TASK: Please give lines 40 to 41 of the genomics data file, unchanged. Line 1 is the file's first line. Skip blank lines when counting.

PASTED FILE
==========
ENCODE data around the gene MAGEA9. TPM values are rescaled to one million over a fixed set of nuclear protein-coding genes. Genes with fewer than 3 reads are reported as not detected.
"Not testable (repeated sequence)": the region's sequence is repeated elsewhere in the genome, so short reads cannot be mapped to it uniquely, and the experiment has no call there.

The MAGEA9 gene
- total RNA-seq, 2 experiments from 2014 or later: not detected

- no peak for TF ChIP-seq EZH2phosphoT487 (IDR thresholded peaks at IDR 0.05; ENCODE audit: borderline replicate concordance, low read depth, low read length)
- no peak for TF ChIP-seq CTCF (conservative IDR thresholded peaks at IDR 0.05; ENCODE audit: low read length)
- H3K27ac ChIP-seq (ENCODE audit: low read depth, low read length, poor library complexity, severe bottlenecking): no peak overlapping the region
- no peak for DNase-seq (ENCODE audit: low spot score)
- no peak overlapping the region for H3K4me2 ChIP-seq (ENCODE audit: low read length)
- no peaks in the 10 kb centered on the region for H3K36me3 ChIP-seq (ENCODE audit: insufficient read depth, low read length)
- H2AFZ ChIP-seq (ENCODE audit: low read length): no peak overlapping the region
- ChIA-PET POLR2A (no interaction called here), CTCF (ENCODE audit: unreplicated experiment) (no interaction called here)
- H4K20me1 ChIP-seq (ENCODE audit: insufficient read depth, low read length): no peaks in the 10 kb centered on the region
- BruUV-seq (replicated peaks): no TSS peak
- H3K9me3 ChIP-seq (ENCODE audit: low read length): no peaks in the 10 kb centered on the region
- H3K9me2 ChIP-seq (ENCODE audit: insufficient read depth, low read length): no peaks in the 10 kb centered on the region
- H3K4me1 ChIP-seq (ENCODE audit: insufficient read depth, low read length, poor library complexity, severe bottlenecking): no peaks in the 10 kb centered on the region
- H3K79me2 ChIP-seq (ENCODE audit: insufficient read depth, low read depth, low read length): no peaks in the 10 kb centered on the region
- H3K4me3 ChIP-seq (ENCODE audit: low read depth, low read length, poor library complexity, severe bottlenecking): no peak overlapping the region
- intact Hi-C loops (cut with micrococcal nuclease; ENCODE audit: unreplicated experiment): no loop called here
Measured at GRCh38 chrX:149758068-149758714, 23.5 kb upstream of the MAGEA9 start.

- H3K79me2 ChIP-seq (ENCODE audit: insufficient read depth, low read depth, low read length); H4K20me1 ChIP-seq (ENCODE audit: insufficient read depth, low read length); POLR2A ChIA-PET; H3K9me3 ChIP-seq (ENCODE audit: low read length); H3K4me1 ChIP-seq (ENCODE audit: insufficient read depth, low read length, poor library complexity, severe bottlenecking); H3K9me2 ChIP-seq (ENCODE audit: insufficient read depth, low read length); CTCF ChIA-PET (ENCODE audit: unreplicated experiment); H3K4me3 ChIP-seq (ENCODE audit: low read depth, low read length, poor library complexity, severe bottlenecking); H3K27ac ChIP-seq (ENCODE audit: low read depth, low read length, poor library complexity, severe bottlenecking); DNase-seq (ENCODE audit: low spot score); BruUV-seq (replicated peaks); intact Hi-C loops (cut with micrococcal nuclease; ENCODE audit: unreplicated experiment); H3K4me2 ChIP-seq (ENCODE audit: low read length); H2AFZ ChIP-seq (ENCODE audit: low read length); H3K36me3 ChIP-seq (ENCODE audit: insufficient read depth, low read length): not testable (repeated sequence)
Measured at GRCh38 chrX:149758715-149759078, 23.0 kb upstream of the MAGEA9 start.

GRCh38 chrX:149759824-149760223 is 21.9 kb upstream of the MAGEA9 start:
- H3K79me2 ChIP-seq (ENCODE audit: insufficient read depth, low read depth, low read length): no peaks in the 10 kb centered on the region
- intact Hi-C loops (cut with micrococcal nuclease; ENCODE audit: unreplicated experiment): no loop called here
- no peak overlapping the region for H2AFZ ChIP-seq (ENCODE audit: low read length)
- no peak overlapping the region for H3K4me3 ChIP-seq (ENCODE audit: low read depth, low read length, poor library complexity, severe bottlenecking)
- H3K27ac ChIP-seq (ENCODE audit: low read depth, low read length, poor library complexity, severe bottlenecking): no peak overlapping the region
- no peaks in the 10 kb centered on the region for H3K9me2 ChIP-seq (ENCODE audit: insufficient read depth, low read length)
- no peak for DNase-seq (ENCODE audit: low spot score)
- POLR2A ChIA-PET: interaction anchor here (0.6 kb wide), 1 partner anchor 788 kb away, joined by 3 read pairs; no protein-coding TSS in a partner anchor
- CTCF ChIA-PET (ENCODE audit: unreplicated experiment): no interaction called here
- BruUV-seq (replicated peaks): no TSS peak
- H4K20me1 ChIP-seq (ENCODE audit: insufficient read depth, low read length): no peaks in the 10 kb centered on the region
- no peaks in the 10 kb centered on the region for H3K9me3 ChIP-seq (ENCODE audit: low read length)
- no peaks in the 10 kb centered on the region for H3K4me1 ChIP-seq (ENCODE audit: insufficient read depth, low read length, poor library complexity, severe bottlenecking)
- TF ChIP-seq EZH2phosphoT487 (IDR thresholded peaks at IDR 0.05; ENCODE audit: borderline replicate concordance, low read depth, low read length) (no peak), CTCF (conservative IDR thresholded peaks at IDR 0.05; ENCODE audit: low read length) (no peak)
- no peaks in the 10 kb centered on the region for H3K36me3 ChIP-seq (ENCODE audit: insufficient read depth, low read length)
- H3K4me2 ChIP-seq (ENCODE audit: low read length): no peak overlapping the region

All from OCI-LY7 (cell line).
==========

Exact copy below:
- H3K4me2 ChIP-seq (ENCODE audit: low read length): no peak overlapping the region

All from OCI-LY7 (cell line).